No. 1 - the high Administerial Overhead option.

The way I would see this particular version working is that based on the location that the traffic is originating from would filter certain content that is considered to be illegal, and content that is considered to be offensive would have warnings on it (in a number of cases this already happens)

The administerial overhead could be reduced quite a lot by putting it in the hands of various governments to notify what they wanted blocked, and for them to provide the justification.

Google already does this with its chinese search engine - but lets face it, these are businesses that want to work with exploding markets, they have to play the game somewhat.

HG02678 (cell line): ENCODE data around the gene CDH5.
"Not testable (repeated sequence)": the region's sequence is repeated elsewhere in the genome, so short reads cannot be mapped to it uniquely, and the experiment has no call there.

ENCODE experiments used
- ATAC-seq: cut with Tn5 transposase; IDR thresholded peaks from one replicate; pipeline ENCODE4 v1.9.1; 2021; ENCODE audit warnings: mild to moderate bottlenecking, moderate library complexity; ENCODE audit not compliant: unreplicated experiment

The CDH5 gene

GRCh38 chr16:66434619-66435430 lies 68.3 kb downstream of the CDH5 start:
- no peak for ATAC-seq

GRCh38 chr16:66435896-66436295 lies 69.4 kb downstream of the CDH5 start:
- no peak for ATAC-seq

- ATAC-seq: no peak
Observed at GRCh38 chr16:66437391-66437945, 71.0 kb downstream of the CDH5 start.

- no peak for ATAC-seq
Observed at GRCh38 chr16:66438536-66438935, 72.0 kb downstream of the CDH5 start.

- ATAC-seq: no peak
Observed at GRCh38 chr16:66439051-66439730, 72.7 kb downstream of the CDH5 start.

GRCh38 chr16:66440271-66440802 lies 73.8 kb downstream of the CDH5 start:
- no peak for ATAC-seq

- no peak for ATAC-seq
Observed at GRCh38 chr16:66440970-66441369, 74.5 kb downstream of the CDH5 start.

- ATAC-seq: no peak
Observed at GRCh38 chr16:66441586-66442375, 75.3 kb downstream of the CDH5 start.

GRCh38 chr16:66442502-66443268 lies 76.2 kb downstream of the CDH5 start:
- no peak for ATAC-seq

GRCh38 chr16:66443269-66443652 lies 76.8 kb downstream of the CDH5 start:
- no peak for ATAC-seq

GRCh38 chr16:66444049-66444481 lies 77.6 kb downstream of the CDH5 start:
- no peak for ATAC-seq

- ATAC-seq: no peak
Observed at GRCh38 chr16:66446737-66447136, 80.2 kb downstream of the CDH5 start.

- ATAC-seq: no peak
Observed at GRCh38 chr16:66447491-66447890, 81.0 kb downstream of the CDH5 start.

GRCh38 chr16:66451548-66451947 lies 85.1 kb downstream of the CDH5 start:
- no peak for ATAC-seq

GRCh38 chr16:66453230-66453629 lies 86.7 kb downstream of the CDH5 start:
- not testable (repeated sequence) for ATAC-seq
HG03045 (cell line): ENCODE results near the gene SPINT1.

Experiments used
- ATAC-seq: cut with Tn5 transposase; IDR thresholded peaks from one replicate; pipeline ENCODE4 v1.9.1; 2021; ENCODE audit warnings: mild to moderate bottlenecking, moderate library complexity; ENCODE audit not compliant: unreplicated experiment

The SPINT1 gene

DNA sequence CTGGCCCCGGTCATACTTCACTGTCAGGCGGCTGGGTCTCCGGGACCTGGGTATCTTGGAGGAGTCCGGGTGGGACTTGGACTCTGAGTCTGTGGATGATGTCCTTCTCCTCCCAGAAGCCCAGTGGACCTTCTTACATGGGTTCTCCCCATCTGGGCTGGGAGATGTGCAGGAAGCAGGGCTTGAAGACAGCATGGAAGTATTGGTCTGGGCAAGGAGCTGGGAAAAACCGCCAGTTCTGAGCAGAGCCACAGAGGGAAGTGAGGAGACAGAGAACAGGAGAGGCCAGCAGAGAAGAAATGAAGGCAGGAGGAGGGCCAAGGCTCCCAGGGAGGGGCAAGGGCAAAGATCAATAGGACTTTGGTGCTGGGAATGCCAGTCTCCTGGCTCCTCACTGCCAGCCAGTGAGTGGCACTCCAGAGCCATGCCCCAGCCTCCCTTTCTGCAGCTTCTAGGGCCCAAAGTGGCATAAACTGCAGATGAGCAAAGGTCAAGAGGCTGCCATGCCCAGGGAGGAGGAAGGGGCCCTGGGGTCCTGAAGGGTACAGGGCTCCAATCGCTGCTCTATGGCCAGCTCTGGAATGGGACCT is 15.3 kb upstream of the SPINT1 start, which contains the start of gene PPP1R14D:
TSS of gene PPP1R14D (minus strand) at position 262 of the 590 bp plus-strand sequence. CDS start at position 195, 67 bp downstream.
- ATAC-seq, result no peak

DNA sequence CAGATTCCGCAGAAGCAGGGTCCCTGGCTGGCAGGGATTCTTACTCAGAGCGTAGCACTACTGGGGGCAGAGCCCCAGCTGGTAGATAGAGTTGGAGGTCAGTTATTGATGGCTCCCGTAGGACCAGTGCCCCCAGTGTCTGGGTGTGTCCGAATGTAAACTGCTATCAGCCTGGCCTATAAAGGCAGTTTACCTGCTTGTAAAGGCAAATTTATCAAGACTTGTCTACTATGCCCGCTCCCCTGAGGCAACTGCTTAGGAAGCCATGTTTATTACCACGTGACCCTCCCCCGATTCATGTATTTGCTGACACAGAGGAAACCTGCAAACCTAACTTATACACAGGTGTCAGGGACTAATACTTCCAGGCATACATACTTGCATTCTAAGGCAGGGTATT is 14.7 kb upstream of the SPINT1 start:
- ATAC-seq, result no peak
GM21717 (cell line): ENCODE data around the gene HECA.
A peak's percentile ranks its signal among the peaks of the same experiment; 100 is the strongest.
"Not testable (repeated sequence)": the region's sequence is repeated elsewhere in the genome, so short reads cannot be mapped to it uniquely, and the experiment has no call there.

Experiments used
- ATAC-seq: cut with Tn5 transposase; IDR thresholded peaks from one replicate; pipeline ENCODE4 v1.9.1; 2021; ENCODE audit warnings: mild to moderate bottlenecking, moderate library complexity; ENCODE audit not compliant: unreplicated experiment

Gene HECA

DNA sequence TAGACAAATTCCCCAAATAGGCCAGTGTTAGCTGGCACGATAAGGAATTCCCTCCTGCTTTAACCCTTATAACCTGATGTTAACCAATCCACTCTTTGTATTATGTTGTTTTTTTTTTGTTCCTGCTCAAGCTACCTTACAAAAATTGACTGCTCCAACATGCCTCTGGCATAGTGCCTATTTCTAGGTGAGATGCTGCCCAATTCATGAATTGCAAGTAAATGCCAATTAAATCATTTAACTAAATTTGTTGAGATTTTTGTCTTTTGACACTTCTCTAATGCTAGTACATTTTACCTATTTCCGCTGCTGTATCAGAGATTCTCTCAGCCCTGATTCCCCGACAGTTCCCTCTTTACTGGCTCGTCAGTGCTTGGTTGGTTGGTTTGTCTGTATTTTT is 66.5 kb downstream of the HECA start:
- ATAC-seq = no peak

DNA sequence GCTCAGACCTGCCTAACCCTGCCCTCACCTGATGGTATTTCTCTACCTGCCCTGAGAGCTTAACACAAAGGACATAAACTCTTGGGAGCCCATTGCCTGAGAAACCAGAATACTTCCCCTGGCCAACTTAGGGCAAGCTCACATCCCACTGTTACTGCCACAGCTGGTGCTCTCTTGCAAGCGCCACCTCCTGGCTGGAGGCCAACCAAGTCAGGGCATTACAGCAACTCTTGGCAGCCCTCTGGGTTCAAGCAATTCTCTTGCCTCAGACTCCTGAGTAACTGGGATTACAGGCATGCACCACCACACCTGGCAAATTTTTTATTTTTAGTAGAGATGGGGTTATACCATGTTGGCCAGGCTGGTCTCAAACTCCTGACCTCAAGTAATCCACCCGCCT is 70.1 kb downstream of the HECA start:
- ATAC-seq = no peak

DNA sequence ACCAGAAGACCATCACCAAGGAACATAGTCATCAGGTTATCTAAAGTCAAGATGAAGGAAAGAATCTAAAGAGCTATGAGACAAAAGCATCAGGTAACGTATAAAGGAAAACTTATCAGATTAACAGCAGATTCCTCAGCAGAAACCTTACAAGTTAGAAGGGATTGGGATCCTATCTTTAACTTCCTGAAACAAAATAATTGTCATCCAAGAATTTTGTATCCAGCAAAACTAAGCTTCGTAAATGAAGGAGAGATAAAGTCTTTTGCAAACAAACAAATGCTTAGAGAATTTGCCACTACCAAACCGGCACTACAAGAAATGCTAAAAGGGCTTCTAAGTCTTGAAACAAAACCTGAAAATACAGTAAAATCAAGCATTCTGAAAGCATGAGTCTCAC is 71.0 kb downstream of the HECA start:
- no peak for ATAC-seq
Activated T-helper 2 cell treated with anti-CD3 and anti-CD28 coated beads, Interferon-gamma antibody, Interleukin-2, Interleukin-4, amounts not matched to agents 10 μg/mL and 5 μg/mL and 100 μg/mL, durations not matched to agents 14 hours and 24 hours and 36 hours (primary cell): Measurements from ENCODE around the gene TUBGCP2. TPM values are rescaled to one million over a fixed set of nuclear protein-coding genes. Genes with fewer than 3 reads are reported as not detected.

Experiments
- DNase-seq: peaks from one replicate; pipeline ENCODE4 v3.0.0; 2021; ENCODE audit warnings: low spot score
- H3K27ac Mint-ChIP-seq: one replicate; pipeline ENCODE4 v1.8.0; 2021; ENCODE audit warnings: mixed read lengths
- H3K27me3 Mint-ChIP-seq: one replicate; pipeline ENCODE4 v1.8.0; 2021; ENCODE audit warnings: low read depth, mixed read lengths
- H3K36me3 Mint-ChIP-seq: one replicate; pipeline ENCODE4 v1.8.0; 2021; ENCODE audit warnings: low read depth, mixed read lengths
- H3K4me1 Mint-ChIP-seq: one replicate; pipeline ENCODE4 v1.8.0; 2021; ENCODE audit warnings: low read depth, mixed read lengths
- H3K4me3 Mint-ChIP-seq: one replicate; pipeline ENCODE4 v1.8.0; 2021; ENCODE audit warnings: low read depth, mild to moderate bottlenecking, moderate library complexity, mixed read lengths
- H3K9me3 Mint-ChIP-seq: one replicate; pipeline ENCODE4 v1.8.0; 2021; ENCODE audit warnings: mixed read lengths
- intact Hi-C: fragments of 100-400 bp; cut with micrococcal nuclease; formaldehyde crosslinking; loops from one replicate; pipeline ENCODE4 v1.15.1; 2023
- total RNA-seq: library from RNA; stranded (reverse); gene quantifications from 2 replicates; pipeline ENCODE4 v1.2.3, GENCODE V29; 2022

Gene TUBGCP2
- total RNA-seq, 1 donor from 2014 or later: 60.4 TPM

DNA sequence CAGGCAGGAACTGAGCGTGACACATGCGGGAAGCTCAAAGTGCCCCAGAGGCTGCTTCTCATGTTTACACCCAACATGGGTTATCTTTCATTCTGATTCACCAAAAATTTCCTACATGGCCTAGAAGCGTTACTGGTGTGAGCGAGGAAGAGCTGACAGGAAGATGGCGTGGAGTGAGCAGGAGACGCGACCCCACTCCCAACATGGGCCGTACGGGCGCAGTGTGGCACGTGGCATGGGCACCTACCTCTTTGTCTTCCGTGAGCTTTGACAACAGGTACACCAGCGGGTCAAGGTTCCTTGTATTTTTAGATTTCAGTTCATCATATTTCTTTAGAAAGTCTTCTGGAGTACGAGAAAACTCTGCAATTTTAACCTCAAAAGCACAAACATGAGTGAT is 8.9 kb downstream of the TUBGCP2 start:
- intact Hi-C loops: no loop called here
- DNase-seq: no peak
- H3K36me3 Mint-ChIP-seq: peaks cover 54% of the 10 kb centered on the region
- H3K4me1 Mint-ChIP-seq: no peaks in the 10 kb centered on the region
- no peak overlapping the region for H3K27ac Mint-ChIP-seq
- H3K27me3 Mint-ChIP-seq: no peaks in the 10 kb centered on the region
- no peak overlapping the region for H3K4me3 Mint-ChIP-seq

even though this is another form of censorship, I think it's likely to work a lot more in most peoples favour.
as aside from anything else lets face it we all know that its relatively easy to use a proxy to changing your originating location, and  there is more content coming onto the internet everyday.

No 2 - The moral stand point:
they write up a huge charter that states what is and what isn't acceptable and what will and won't be removed from their site, however there is all sorts of side issues to this - predominantly copyright - which means they can't police the site without actually risking more responsibility.

No. 3 - the legal warning.
   As part of the terms and conditions for the location of the world state what they will and wont do,